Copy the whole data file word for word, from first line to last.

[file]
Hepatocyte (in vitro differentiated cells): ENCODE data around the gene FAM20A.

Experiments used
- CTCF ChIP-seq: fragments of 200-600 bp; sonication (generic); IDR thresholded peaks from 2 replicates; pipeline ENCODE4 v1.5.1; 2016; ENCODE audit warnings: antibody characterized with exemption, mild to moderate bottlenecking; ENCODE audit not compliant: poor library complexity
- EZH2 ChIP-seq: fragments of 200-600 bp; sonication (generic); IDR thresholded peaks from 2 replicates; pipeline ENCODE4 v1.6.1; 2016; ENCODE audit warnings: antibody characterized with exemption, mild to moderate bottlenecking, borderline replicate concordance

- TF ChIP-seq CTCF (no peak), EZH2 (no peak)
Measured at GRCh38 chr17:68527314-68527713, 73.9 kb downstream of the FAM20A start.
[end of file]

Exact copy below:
Hepatocyte (in vitro differentiated cells): ENCODE data around the gene FAM20A.

Experiments used
- CTCF ChIP-seq: fragments of 200-600 bp; sonication (generic); IDR thresholded peaks from 2 replicates; pipeline ENCODE4 v1.5.1; 2016; ENCODE audit warnings: antibody characterized with exemption, mild to moderate bottlenecking; ENCODE audit not compliant: poor library complexity
- EZH2 ChIP-seq: fragments of 200-600 bp; sonication (generic); IDR thresholded peaks from 2 replicates; pipeline ENCODE4 v1.6.1; 2016; ENCODE audit warnings: antibody characterized with exemption, mild to moderate bottlenecking, borderline replicate concordance

- TF ChIP-seq CTCF (no peak), EZH2 (no peak)
Measured at GRCh38 chr17:68527314-68527713, 73.9 kb downstream of the FAM20A start.